US Navy names Arleigh Burke-class destroyer after Battle of Cherbourg hero

A graphic illustration of the future Arleigh-Burke class guided-missile destroyer USS Quentin Walsh (DDG 132). Photo: US Navy

DDG 132, the US Navy’s 82nd Arleigh Burke-class destroyer, will be named in honor of Coast Guard Capt. Quentin Walsh, who was awarded the Navy Cross for his service during World War II.

“Capt. Walsh was a hero whose efforts during World War II continue to inspire, and his leadership in securing the French port of Cherbourg had a profound effect on the success of the amphibious operations associated with Operation Overlord,” Secretary of the Navy Richard V. Spencer said announcing the destroyer name.

Spencer made the announcement alongside Adm. Karl Schultz, the commandant of the US Coast Guard, in a ceremony aboard the US Coast Guard cutter Eagle in Cherbourg, France.

“We are grateful to the US Navy and Sec. Spencer for honoring one of our Coast Guard heroes, Capt. Quentin Walsh,” Schultz said. “Naming a future Navy destroyer after Capt. Walsh, the first Arleigh Burke-class ship to be named after a Coast Guard legend, highlights not only his courageous actions but the bravery of all US service members involved in the D-Day Invasion of Normandy.”

“The US Navy and Coast Guard legacies are interwoven as reflected in the heroic actions of Capt. Walsh and the Navy Sailors under his command during the liberation of Cherbourg,” the commandant continued. “We will remain always ready to stand with our brothers and sisters in the US Navy and Marine Corps.”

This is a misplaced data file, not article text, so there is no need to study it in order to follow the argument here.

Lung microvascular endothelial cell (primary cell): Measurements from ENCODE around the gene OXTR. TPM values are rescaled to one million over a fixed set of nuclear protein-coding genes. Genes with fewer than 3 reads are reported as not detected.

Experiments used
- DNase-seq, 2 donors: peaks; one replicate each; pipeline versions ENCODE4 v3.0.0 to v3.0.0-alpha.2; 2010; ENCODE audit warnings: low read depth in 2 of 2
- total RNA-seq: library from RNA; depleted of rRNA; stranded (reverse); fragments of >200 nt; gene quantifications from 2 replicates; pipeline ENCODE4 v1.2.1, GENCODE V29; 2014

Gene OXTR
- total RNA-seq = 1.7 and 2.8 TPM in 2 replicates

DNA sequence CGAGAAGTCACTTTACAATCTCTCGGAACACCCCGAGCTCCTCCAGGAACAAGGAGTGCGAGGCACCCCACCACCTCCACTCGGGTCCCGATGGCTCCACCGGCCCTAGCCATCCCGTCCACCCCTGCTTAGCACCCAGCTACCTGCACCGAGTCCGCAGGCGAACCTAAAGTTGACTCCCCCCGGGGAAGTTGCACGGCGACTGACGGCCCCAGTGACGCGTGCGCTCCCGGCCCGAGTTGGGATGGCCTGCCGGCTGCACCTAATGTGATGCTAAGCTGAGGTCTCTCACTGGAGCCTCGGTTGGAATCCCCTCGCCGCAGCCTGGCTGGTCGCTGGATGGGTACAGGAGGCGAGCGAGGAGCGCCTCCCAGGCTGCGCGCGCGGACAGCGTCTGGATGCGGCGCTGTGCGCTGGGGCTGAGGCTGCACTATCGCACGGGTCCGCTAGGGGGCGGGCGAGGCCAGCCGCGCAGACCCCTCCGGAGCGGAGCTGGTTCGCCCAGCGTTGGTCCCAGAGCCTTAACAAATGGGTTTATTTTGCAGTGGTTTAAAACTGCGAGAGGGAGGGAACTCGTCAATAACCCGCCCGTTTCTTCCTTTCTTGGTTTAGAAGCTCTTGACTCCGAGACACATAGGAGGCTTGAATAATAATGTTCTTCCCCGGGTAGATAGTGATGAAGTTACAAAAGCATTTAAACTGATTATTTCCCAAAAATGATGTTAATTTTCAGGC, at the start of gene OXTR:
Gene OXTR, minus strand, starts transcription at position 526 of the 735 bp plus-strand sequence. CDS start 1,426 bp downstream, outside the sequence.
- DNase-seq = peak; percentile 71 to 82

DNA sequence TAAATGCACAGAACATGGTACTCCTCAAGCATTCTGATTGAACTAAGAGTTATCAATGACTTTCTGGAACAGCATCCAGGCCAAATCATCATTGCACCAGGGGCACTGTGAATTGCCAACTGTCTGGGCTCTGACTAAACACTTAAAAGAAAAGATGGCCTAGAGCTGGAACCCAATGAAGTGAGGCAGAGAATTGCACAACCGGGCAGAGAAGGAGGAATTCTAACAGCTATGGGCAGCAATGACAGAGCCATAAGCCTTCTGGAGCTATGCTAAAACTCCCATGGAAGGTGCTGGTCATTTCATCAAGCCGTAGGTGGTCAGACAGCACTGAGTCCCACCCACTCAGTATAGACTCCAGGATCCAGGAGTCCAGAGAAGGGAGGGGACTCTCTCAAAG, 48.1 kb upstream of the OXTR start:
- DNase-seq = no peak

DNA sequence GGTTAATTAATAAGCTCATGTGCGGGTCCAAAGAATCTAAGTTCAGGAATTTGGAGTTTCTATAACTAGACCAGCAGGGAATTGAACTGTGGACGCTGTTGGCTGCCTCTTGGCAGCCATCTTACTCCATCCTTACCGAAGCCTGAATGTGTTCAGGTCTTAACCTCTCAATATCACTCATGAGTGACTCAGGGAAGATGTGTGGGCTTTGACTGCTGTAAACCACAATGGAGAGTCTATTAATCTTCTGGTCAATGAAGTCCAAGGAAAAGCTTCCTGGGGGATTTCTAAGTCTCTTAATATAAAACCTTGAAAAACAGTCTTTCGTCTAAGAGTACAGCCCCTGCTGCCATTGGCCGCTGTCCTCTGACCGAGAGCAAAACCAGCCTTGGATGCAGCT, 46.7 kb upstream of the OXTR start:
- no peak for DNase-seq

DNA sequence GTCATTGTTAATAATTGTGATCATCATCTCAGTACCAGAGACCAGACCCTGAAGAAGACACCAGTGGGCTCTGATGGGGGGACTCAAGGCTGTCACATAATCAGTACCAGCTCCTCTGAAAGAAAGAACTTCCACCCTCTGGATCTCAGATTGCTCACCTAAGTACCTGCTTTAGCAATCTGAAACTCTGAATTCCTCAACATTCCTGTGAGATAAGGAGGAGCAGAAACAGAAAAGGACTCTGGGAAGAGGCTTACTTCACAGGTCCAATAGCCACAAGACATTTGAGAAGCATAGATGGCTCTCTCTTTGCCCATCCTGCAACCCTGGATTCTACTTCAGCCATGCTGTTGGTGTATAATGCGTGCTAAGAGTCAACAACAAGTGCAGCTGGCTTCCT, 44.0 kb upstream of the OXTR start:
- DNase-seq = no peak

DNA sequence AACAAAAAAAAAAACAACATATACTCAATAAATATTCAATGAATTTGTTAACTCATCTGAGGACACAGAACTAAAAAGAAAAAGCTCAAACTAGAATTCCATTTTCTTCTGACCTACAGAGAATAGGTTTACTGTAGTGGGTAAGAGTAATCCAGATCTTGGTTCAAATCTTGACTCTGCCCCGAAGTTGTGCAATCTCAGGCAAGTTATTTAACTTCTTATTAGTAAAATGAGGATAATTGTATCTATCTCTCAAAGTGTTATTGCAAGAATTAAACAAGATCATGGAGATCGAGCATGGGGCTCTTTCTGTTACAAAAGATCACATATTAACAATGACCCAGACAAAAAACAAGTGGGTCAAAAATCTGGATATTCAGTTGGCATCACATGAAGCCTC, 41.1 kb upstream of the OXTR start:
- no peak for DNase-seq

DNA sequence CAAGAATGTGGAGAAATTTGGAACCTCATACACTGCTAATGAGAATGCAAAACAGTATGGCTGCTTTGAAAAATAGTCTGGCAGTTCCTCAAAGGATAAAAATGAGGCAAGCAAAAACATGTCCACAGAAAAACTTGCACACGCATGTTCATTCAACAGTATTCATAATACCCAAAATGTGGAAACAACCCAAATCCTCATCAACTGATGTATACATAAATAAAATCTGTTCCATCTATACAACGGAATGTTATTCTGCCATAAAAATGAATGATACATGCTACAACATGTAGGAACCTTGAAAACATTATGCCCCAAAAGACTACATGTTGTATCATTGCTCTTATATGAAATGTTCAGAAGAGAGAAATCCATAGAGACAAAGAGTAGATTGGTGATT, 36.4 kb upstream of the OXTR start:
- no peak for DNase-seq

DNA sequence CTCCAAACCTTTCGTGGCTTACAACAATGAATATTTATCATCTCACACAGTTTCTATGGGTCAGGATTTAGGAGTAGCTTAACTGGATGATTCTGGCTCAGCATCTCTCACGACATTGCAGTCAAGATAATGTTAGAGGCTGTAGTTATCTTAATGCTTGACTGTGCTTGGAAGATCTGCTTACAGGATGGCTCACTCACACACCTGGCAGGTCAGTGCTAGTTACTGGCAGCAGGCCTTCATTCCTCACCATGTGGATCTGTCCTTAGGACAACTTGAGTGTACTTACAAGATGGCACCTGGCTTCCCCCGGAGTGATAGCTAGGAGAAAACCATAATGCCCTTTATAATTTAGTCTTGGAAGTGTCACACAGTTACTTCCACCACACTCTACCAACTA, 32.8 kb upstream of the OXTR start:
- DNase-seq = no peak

During World War II, while serving on the staff of the Commander, US Naval Forces, Europe, then Cmdr. Walsh was given command of a 53-man special task force assigned to capture the vital port of Cherbourg. Despite heavy casualties, his small force seized the port facilities and took control of the harbor the day after they entered the city.

After he discovered that the remaining German garrison at Fort du Homet held 52 US Army paratroopers as prisoners, Walsh, under a flag of truce, exaggerated the strength of the forces under his command and persuaded the commanding officer of the remnants of the German garrison to surrender. These actions earned him the Navy Cross and, all told, he accepted the surrender of over 700 German soldiers. Walsh died May 18, 2000.

The future USS Quentin Walsh (DDG 132) will be the seventh Flight III Arleigh Burke-class destroyer, equipped with the new AN/SPY6(V)(1) Air and Missile Defense Radar. USS Quentin Walsh will be constructed at Bath Iron Works, a division of General Dynamics in Bath, Maine.

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